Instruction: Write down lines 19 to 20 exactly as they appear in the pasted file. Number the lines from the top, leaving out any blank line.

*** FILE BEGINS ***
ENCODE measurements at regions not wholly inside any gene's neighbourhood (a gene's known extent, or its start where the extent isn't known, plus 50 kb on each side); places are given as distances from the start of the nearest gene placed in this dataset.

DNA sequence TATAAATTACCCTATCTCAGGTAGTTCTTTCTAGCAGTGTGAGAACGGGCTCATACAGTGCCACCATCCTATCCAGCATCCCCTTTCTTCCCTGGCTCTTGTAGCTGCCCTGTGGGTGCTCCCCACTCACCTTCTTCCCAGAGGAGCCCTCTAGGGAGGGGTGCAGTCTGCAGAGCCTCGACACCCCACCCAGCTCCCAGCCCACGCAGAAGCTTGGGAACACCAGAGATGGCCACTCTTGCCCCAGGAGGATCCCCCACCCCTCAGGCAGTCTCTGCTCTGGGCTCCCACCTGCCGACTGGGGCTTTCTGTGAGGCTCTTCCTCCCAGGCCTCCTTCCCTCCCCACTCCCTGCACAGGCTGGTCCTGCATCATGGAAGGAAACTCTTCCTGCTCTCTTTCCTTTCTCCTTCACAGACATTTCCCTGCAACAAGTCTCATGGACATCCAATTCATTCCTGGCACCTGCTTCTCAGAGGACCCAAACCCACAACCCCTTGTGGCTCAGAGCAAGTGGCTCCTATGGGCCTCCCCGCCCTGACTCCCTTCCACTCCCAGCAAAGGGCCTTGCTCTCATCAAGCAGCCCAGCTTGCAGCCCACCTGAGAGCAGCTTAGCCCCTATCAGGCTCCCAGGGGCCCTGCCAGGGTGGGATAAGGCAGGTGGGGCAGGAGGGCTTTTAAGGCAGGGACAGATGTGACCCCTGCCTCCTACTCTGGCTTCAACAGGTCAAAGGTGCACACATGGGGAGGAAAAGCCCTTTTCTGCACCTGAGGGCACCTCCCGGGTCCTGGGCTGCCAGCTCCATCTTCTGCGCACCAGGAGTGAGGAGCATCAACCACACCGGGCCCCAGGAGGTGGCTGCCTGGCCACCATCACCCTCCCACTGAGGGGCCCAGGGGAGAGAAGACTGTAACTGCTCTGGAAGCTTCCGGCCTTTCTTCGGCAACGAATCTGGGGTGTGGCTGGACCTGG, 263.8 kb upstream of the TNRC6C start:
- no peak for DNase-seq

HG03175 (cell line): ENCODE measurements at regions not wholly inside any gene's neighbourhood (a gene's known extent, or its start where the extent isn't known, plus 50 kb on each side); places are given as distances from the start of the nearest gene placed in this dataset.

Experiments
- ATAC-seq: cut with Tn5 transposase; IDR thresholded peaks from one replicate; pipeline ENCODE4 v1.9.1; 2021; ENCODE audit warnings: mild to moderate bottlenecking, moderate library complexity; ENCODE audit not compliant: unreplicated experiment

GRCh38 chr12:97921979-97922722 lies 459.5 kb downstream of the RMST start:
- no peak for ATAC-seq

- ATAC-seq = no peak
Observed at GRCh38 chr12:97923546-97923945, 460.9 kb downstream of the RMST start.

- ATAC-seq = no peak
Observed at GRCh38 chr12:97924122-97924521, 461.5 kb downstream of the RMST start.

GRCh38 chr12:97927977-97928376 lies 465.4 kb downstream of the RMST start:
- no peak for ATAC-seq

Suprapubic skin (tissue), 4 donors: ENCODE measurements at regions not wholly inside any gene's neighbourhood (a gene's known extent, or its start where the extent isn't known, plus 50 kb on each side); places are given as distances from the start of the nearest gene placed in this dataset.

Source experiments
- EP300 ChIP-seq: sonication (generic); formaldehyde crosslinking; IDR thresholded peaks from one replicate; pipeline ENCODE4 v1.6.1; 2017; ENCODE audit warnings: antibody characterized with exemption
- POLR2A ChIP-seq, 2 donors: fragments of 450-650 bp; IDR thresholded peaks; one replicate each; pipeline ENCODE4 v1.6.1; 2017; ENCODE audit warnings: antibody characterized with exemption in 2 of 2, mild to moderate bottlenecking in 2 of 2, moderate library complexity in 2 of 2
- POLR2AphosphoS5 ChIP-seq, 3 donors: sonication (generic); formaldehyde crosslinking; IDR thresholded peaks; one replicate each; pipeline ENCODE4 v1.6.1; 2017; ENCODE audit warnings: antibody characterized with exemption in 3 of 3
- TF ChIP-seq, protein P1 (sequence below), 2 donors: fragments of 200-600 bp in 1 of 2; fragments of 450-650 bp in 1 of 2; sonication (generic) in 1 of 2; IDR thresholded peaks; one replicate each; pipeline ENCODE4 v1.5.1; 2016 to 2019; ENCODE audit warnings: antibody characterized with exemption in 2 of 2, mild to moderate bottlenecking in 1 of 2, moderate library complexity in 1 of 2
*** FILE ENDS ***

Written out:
- POLR2AphosphoS5 ChIP-seq, 3 donors: sonication (generic); formaldehyde crosslinking; IDR thresholded peaks; one replicate each; pipeline ENCODE4 v1.6.1; 2017; ENCODE audit warnings: antibody characterized with exemption in 3 of 3
- TF ChIP-seq, protein P1 (sequence below), 2 donors: fragments of 200-600 bp in 1 of 2; fragments of 450-650 bp in 1 of 2; sonication (generic) in 1 of 2; IDR thresholded peaks; one replicate each; pipeline ENCODE4 v1.5.1; 2016 to 2019; ENCODE audit warnings: antibody characterized with exemption in 2 of 2, mild to moderate bottlenecking in 1 of 2, moderate library complexity in 1 of 2